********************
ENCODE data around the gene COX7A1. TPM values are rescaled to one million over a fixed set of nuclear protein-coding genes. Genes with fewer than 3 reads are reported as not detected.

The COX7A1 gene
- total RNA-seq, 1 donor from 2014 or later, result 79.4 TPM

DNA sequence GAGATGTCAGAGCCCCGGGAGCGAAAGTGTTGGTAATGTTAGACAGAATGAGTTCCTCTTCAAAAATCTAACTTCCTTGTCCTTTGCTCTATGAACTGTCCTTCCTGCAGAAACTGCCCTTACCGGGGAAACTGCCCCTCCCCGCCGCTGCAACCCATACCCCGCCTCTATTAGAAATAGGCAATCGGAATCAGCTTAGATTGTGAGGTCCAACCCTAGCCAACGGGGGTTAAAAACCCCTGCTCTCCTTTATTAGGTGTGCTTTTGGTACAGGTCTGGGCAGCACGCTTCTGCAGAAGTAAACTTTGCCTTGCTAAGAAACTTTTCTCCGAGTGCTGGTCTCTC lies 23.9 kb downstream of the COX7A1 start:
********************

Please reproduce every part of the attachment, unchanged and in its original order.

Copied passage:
ENCODE data around the gene COX7A1. TPM values are rescaled to one million over a fixed set of nuclear protein-coding genes. Genes with fewer than 3 reads are reported as not detected.

The COX7A1 gene
- total RNA-seq, 1 donor from 2014 or later, result 79.4 TPM

DNA sequence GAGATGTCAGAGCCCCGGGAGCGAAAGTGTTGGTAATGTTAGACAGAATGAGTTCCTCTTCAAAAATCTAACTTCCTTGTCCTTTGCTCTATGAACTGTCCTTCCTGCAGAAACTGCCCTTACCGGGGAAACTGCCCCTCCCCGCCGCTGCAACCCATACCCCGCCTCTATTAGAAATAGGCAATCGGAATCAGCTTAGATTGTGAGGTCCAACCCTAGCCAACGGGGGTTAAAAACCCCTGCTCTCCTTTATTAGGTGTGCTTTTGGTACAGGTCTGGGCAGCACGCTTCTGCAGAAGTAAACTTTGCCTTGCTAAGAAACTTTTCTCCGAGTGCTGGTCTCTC lies 23.9 kb downstream of the COX7A1 start: